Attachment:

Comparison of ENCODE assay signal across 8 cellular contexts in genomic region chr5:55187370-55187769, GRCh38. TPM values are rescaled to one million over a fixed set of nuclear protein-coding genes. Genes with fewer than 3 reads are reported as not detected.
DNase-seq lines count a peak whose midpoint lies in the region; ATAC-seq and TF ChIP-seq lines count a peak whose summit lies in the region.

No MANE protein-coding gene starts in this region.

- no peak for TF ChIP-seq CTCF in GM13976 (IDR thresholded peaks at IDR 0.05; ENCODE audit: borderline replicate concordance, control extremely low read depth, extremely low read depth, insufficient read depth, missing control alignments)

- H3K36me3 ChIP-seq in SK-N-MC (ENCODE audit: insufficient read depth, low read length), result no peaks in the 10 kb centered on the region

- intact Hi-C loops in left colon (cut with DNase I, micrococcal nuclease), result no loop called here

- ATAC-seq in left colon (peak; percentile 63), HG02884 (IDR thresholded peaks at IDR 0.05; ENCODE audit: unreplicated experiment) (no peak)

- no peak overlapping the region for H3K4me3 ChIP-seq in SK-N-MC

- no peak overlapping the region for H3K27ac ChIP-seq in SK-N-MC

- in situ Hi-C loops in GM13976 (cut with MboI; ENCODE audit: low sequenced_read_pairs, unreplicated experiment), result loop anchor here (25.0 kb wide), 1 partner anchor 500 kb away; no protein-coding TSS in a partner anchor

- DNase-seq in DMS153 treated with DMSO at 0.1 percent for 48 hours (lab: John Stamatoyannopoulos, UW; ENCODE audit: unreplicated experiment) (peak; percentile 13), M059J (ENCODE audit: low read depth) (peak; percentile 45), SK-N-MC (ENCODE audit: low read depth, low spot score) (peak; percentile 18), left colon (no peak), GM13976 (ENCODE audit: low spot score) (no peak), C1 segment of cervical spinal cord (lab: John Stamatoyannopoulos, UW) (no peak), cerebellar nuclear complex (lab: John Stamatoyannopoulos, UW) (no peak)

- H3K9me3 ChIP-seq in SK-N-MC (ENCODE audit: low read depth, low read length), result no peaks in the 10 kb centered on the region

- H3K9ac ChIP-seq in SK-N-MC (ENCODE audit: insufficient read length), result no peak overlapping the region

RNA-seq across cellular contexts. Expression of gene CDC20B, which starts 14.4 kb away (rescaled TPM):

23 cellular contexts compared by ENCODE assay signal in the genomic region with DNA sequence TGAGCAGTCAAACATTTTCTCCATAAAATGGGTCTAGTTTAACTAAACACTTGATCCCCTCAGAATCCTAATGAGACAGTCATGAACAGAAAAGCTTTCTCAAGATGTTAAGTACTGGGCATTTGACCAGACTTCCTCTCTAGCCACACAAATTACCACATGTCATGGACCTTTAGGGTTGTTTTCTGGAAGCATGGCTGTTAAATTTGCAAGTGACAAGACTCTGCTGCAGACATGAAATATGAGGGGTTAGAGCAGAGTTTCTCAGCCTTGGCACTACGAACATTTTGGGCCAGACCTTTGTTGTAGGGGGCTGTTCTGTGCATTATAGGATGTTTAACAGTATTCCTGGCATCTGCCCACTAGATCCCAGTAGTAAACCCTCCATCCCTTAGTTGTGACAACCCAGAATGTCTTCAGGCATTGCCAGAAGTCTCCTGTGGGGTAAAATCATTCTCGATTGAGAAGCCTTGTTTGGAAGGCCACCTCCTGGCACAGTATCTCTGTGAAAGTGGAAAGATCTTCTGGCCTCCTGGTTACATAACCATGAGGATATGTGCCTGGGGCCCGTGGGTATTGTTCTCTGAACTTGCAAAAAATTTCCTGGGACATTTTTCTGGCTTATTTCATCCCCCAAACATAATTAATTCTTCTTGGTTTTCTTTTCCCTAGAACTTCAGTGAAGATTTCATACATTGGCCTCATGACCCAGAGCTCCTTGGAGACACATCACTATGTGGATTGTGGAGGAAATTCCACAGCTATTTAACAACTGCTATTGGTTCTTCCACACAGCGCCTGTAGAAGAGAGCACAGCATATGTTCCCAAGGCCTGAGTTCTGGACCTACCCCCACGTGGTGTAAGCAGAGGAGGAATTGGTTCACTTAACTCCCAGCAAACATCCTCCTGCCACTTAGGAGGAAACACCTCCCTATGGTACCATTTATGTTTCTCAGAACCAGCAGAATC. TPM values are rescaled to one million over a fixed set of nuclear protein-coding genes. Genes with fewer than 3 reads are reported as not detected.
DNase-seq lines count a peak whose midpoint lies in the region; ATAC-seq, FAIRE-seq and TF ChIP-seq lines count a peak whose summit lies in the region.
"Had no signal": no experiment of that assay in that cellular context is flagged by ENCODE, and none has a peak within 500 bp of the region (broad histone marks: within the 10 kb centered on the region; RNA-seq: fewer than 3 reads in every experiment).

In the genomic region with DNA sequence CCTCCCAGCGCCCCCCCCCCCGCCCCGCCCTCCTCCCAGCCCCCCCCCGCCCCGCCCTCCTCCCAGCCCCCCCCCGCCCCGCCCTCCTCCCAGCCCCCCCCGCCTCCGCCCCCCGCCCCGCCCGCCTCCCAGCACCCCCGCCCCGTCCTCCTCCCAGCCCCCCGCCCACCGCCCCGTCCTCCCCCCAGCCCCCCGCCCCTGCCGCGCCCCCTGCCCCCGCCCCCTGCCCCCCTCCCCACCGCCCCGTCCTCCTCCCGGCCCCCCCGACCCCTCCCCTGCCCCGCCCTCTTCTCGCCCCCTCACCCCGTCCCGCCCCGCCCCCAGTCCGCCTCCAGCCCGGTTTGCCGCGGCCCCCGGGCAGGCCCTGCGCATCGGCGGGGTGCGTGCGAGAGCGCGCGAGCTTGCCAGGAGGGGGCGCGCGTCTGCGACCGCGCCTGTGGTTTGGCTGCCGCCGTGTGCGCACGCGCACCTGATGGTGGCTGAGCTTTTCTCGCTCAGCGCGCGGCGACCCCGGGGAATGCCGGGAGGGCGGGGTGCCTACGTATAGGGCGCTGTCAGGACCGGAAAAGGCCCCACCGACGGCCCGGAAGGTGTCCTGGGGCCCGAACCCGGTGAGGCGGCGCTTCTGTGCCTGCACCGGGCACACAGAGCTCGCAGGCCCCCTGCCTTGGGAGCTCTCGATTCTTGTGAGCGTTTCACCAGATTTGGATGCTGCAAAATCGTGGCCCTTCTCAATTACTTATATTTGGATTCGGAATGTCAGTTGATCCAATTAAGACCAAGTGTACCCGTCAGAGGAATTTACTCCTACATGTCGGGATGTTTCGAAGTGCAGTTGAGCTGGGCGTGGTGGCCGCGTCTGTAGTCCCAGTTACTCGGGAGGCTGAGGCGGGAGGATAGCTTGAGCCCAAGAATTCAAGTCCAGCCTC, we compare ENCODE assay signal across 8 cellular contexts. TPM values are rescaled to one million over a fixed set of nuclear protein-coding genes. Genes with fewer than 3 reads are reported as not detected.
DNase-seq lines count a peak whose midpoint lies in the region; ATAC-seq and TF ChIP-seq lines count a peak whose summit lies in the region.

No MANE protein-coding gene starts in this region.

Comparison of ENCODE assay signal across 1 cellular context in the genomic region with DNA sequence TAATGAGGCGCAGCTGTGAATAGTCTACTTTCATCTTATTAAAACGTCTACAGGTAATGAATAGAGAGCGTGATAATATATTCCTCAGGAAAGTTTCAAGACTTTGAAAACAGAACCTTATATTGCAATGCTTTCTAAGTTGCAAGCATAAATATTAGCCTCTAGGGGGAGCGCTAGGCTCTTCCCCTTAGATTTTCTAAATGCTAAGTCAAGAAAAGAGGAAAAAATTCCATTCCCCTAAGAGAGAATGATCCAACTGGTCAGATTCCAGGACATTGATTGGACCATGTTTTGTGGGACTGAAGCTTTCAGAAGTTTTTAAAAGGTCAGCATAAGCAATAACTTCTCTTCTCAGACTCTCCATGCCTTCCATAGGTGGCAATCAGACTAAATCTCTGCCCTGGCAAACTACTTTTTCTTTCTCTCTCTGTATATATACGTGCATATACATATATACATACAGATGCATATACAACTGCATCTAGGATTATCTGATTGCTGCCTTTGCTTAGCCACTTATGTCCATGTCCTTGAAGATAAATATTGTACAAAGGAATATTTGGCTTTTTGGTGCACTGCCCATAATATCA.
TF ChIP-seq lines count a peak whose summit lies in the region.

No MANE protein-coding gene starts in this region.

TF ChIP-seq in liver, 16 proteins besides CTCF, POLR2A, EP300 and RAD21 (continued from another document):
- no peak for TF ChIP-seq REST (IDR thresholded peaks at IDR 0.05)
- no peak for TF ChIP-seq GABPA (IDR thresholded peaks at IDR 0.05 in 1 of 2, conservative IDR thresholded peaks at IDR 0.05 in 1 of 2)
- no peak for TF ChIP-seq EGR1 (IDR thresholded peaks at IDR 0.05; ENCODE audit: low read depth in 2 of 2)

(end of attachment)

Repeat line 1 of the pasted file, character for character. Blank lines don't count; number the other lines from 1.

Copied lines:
Comparison of ENCODE assay signal across 8 cellular contexts in genomic region chr5:55187370-55187769, GRCh38. TPM values are rescaled to one million over a fixed set of nuclear protein-coding genes. Genes with fewer than 3 reads are reported as not detected.